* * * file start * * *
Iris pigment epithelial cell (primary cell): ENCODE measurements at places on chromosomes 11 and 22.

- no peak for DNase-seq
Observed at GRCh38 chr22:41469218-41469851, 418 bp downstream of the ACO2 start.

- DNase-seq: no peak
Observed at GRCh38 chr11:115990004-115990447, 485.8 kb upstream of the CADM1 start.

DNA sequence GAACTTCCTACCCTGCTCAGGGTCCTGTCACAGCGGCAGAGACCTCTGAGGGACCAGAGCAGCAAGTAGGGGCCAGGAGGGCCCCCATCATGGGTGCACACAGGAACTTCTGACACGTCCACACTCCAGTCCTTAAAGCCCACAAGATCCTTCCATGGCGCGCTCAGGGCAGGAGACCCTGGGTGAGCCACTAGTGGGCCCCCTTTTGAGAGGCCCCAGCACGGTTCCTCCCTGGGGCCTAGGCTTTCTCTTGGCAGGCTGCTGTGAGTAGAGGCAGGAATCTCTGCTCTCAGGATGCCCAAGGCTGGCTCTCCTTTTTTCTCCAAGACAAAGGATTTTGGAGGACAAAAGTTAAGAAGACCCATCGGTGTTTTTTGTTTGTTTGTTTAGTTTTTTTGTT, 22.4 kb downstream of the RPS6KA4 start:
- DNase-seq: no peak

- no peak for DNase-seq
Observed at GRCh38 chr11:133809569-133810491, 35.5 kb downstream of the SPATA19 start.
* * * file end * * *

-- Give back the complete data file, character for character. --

Iris pigment epithelial cell (primary cell): ENCODE measurements at places on chromosomes 11 and 22.

- no peak for DNase-seq
Observed at GRCh38 chr22:41469218-41469851, 418 bp downstream of the ACO2 start.

- DNase-seq: no peak
Observed at GRCh38 chr11:115990004-115990447, 485.8 kb upstream of the CADM1 start.

DNA sequence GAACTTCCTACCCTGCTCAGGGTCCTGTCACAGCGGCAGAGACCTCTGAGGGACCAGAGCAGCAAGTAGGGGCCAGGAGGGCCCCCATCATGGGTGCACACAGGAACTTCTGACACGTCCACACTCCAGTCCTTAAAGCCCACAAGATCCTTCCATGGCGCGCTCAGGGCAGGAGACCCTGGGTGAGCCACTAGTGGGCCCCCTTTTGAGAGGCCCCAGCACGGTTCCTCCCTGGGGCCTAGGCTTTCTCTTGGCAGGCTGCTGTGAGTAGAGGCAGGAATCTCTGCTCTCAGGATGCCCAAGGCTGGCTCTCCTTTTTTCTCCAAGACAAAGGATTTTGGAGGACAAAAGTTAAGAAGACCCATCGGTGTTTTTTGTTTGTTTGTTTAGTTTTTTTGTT, 22.4 kb downstream of the RPS6KA4 start:
- DNase-seq: no peak

- no peak for DNase-seq
Observed at GRCh38 chr11:133809569-133810491, 35.5 kb downstream of the SPATA19 start.